Factory of modern mechanical engineering - production of gearboxes for wind turbines - worker at cnc milling machine

The Western Australian Government will support an independent feasibility study into wind turbine manufacturing from its $10 million Wind Turbine Manufacturing Initiative.

Hosting one of the longest coastlines in the world, Western Australia is well suited to take advantage of wind energy according to its State Minister for Development, Jobs and Trade, Roger Cook.

“With one of the longest coastlines in the world, wind energy is a natural fit for WA,” Mr Cook said.

Independent consultants Aurecon have been contracted to deliver the study, which will progress findings from an initial pre-feasibility study first approved in 2021.

The 2021 study recommended actions to progress wind turbine manufacturing in WA, including developing a detailed approach for Government trading enterprises in the energy sector such as Synergy, Horizon and Western Power, and identified that Government investment and financial assistance is critical to transition Western Australian businesses to wind turbine component manufacturing.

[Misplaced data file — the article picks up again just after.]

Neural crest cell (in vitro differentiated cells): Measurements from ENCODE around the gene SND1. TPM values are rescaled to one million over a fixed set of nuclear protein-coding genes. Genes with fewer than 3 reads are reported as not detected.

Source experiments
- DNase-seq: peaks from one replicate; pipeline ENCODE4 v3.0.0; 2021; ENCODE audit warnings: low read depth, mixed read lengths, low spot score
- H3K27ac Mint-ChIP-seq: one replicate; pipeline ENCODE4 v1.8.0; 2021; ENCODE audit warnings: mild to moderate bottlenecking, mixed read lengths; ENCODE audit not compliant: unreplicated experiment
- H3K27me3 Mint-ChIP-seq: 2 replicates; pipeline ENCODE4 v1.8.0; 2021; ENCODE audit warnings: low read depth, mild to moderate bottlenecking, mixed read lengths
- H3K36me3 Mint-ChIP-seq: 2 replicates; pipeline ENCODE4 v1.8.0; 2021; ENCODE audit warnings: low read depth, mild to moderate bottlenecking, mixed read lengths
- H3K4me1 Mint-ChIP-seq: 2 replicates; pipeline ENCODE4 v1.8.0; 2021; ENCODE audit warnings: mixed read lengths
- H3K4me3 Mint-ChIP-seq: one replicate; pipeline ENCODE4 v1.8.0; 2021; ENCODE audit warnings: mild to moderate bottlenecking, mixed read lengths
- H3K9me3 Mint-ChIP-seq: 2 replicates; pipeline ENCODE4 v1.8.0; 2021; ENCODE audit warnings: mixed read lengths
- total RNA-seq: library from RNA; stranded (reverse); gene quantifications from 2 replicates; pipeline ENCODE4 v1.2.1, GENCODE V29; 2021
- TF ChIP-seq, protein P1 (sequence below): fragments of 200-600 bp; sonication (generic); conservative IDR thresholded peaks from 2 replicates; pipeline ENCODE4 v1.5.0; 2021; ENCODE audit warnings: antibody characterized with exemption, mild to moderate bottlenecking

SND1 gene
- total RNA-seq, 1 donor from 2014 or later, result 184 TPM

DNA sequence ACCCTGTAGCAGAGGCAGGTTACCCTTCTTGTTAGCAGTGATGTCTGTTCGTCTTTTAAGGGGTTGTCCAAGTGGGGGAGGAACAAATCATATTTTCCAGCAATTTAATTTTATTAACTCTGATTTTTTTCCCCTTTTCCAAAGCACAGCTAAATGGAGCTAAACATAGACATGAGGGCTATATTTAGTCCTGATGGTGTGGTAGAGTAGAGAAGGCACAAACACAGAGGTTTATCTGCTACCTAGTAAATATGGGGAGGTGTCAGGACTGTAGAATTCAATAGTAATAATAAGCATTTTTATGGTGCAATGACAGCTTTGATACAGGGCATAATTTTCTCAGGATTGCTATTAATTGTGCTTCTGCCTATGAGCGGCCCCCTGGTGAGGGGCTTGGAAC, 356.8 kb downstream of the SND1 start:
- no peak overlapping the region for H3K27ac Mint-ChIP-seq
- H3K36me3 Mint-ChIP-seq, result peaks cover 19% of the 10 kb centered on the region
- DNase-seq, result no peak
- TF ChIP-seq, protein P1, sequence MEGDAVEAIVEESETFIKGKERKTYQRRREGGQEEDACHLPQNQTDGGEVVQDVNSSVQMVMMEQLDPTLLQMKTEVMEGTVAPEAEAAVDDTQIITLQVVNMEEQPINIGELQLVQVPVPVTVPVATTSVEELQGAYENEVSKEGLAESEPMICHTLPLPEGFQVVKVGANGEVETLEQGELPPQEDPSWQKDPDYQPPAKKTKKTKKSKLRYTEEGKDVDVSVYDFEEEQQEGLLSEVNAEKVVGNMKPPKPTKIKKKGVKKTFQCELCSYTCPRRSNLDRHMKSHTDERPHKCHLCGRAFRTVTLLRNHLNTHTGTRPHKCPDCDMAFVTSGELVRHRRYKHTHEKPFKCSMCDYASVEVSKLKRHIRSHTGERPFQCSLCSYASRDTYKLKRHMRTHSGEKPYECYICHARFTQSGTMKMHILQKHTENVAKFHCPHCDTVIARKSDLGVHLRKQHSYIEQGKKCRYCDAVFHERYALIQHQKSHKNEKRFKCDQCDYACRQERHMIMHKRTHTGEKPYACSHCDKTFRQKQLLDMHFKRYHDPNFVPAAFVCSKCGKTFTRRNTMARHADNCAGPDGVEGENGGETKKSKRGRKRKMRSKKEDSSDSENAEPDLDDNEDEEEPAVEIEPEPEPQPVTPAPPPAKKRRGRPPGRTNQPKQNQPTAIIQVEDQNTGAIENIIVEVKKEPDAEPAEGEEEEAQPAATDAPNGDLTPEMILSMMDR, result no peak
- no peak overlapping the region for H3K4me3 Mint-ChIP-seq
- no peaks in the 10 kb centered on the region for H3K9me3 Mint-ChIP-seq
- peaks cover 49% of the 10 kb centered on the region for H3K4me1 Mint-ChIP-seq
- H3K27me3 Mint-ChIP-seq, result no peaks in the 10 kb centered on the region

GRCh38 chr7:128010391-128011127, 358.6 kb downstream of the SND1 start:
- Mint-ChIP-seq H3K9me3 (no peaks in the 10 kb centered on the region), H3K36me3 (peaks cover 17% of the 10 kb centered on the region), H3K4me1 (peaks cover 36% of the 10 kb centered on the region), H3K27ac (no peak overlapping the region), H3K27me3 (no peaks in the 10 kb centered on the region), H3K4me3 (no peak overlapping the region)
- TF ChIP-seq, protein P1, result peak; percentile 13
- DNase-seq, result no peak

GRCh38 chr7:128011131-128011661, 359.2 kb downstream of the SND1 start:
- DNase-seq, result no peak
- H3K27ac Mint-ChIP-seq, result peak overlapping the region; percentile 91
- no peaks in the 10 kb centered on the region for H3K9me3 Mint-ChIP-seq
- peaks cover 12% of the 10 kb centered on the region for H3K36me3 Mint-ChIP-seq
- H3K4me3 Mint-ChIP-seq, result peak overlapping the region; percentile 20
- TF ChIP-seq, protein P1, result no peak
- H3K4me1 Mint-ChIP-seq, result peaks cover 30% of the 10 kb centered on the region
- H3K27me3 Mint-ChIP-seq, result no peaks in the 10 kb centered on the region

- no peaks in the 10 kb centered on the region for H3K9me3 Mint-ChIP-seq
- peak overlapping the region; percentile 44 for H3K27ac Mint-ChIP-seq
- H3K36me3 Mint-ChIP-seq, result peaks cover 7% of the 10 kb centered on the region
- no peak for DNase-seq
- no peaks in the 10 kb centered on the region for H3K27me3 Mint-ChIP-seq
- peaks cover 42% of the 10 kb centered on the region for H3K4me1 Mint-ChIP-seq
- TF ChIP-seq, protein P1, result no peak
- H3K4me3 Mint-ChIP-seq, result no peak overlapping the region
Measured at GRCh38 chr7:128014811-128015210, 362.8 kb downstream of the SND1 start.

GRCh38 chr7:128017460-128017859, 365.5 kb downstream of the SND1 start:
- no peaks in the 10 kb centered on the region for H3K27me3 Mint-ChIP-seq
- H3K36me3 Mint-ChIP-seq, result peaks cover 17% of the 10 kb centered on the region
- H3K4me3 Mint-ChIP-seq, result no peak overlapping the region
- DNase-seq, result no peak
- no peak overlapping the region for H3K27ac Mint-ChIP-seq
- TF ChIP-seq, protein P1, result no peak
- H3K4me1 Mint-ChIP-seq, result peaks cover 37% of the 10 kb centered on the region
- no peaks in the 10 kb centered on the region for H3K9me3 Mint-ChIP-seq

The full feasibility study is the next step of the State Government’s $10 million Wind Turbine Manufacturing Initiative to further support and facilitate local wind turbine manufacturing, and will verify opportunities and requirements for a potential manufacturing hub, including suitable industrial land.

“This study builds on our plans to invest an estimated $3.8 billion in green energy infrastructure to help cut WA Government emissions by 80 per cent below 2020 levels by 2030, and we are eager to understand the sustainable opportunities to locally manufacture turbine components,” Mr Cook said.

The Wind Turbine Manufacturing Initiative is supported by the Local Participation in Wind Farm Supply Action Group, comprising industry representative bodies, steel producers, local fabricators and wind farm proponents.

Aurecon will consult with industry and supply chain participants to verify and scope current and future demand requirements, industry participation, logistics requirements, and supply chain capacity in WA.

“Growing our capacity to manufacture components locally will help improve the efficiency of serving this vital green infrastructure, and create new export opportunities.

“Developing a wind turbine component manufacturing industry is another way the WA Government is diversifying the economy and creating additional sustainable jobs for Western Australians,” Mr Cook said.

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